I would 100% love to sit down and discuss this with both of them but manager doesn’t want to.
posted by Young Kullervo at 8:47 AM on August 1

I would tell your boss' boss informally -- not in a "meeting" -- something like "hey, Manager has been asking me to do a lot for him and I feel like it's making it harder for me to do this project. Can you help me prioritize?" Then, every time your boss' boss asks you for something, mention with an offhanded tone that Manager has been asking about it or that Manager will be wanting you to do the other project.

Basically, you complain but with enough of a casual tone that you avoid seeming like you're snitching/complaining. But if boss' boss is smart at all they will get what you're putting down and tell your Manager to cut it out.
posted by Rock 'em Sock 'em at 9:11 AM on August 1 [1 favorite]

Like the problem is that you're trying to "meet" and people hate that, and besides it's not a negotiation between the Manager and the Manager's boss -- the Manager's boss is their BOSS, and will tell them to cut it out. Which they know. So they don't want to meet. So you have to get this issue in front of the person with the authority and will to fix it, boss' boss.

My work involves several teams with personnel overlap and a number of incredibly tight and crucial deadlines. So, I have been involved in this kind of dynamic literally a dozen times. The answer really is that you flag the issue up and you do so until it gets fixed. The Manager won't like it but your job is not "obey direct supervisor" it's "do your job for the organization" so you should stop worrying about pleasing someone who it's not your job to please.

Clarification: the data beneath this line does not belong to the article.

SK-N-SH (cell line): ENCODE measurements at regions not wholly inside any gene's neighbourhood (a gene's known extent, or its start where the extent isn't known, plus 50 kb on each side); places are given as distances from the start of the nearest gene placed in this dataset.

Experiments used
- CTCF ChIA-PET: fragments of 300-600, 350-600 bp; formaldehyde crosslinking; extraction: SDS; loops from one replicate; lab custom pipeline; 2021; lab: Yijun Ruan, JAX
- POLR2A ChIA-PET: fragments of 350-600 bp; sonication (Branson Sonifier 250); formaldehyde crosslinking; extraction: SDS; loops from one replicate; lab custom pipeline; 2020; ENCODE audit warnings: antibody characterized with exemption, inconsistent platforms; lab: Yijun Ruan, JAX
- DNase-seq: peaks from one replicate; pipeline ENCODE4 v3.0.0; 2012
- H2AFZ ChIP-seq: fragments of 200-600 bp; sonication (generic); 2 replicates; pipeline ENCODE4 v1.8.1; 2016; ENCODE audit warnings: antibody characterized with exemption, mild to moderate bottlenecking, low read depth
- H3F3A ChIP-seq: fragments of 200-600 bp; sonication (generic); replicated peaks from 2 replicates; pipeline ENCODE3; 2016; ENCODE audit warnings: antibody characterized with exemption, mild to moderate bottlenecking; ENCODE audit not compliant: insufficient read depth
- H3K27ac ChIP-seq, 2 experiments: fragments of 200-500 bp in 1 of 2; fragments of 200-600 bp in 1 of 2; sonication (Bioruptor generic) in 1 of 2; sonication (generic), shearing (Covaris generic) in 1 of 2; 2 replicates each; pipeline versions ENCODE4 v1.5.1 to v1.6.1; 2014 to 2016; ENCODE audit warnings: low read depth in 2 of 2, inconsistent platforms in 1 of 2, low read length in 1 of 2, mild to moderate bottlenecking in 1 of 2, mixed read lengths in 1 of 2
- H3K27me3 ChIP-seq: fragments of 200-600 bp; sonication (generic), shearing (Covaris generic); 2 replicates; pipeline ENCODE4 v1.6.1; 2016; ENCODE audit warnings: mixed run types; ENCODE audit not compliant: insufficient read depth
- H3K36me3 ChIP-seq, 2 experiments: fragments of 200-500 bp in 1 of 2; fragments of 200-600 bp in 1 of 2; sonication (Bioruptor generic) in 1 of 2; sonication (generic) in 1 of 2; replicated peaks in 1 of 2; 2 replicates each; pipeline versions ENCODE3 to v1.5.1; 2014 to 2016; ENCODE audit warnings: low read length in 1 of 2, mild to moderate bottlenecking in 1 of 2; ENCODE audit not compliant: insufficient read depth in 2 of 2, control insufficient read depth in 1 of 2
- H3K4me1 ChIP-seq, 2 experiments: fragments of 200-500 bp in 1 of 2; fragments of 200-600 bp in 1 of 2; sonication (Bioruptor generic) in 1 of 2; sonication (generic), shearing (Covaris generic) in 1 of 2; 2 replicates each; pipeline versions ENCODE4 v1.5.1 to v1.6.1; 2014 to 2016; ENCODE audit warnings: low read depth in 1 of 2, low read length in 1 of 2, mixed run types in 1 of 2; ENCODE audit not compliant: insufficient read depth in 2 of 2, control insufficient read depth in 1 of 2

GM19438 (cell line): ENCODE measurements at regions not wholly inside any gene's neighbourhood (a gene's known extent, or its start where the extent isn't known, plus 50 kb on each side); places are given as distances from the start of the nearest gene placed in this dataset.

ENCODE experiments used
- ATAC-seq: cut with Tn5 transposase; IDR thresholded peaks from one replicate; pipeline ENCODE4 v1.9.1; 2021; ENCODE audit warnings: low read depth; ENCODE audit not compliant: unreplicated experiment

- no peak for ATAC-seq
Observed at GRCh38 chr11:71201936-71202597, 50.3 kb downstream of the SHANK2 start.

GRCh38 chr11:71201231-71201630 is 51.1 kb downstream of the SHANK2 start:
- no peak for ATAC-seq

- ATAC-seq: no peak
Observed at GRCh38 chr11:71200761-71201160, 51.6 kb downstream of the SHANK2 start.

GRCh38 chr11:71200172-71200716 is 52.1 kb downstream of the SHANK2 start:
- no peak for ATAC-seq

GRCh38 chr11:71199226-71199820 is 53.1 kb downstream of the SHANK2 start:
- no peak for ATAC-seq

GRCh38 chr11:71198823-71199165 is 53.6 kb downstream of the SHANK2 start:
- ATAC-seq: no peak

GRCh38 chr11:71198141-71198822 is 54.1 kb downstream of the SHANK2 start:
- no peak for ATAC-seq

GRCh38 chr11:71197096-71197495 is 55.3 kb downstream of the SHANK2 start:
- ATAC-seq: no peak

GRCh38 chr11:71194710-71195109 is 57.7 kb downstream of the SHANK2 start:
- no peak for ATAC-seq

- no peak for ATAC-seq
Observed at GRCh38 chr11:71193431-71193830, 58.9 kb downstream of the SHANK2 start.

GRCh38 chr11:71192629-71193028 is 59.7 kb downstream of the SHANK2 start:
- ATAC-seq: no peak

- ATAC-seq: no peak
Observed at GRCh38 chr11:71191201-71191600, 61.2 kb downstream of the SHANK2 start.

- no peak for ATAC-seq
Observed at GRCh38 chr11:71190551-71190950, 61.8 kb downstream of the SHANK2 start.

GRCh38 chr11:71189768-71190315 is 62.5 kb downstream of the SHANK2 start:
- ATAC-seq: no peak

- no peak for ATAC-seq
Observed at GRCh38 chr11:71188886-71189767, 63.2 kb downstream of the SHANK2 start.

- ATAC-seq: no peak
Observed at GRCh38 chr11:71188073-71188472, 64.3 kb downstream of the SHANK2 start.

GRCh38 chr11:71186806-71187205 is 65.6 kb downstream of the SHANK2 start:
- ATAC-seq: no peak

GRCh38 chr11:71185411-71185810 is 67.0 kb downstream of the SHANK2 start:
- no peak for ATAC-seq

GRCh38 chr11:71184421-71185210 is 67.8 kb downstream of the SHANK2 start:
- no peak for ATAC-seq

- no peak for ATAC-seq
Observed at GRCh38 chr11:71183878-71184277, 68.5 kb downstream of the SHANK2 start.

posted by Rock 'em Sock 'em at 9:14 AM on August 1

This kind of thing happened every day in the big bureaucracy I used to work in and it's one of the reasons I left. The only way to solve it is for you to speak to your boss's boss and explain that you're getting pushback on your other responsibilities from your direct manager and need to know how many hours per week they expect you to put in on their project. Agree on a reasonable number and then communicate it in writing to your manager and copy their boss (for clarity and in recognition of the fact that they are your supervisor for that particular project). At that point, if your manager disagrees, they will have to talk to their own manager. At least your butt will be covered.

I'd also be very careful about giving the impression to your immediate manager that you don't think they have the right to know what you're doing or to direct your activities. Their boss--your project supervisor--is no doubt still expecting the team to fulfill its responsibilities and will probably also hold them at least partially accountable for your performance on this project. Manager's own project has no doubt been approved by the big boss and needs to get done. You don't want to give the impression that you are taking advantage of the situation by using the big boss's project to get out of doing your fair share on the team. As others have noted above, your direct manager is still the one who will have the most influence over your work going forward, and alienating them will not help you.
posted by rpfields at 9:47 AM on August 1 [2 favorites]

Which one of them is in charge of your performance reviews, raises, etc.? Do what that one wants.
posted by Jacqueline at 2:55 AM on August 2 [1 favorite]